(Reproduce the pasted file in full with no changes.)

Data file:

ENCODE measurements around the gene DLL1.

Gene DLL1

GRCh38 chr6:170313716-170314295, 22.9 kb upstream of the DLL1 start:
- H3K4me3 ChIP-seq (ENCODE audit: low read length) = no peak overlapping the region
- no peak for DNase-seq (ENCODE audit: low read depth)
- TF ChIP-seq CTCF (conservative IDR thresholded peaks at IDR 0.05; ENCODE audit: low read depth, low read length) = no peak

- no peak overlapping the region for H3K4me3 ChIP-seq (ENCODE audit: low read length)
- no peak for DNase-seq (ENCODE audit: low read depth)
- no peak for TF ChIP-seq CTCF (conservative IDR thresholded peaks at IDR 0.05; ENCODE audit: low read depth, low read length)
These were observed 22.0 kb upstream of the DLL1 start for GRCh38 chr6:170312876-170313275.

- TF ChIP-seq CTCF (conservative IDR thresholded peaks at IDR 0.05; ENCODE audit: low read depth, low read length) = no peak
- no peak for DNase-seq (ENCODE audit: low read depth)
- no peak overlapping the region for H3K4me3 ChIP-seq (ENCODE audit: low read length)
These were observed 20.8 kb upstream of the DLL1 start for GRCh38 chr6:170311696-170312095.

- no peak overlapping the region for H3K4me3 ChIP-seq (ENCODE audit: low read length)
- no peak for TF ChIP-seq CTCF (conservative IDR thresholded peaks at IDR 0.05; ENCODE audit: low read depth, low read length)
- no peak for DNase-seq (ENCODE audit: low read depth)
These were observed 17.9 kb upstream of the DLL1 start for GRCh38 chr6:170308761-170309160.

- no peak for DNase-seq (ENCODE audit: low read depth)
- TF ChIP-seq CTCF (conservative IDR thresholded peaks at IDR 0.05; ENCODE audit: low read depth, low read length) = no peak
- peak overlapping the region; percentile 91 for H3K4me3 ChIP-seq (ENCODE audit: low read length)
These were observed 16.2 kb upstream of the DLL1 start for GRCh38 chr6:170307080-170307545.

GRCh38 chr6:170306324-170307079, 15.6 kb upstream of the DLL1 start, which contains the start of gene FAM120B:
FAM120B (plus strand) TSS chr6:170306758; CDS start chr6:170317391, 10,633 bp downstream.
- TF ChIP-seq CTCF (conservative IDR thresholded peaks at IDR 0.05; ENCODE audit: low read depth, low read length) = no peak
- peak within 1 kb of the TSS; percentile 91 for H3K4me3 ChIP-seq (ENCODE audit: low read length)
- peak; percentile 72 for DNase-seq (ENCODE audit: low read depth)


ENCODE measurements around the gene DLL1.

Gene DLL1

GRCh38 chr6:170313716-170314295, 22.9 kb upstream of the DLL1 start:
- H3K4me3 ChIP-seq (ENCODE audit: low read length) = no peak overlapping the region
- no peak for DNase-seq (ENCODE audit: low read depth)
- TF ChIP-seq CTCF (conservative IDR thresholded peaks at IDR 0.05; ENCODE audit: low read depth, low read length) = no peak

- no peak overlapping the region for H3K4me3 ChIP-seq (ENCODE audit: low read length)
- no peak for DNase-seq (ENCODE audit: low read depth)
- no peak for TF ChIP-seq CTCF (conservative IDR thresholded peaks at IDR 0.05; ENCODE audit: low read depth, low read length)
These were observed 22.0 kb upstream of the DLL1 start for GRCh38 chr6:170312876-170313275.

- TF ChIP-seq CTCF (conservative IDR thresholded peaks at IDR 0.05; ENCODE audit: low read depth, low read length) = no peak
- no peak for DNase-seq (ENCODE audit: low read depth)
- no peak overlapping the region for H3K4me3 ChIP-seq (ENCODE audit: low read length)
These were observed 20.8 kb upstream of the DLL1 start for GRCh38 chr6:170311696-170312095.

- no peak overlapping the region for H3K4me3 ChIP-seq (ENCODE audit: low read length)
- no peak for TF ChIP-seq CTCF (conservative IDR thresholded peaks at IDR 0.05; ENCODE audit: low read depth, low read length)
- no peak for DNase-seq (ENCODE audit: low read depth)
These were observed 17.9 kb upstream of the DLL1 start for GRCh38 chr6:170308761-170309160.

- no peak for DNase-seq (ENCODE audit: low read depth)
- TF ChIP-seq CTCF (conservative IDR thresholded peaks at IDR 0.05; ENCODE audit: low read depth, low read length) = no peak
- peak overlapping the region; percentile 91 for H3K4me3 ChIP-seq (ENCODE audit: low read length)
These were observed 16.2 kb upstream of the DLL1 start for GRCh38 chr6:170307080-170307545.

GRCh38 chr6:170306324-170307079, 15.6 kb upstream of the DLL1 start, which contains the start of gene FAM120B:
FAM120B (plus strand) TSS chr6:170306758; CDS start chr6:170317391, 10,633 bp downstream.
- TF ChIP-seq CTCF (conservative IDR thresholded peaks at IDR 0.05; ENCODE audit: low read depth, low read length) = no peak
- peak within 1 kb of the TSS; percentile 91 for H3K4me3 ChIP-seq (ENCODE audit: low read length)
- peak; percentile 72 for DNase-seq (ENCODE audit: low read depth)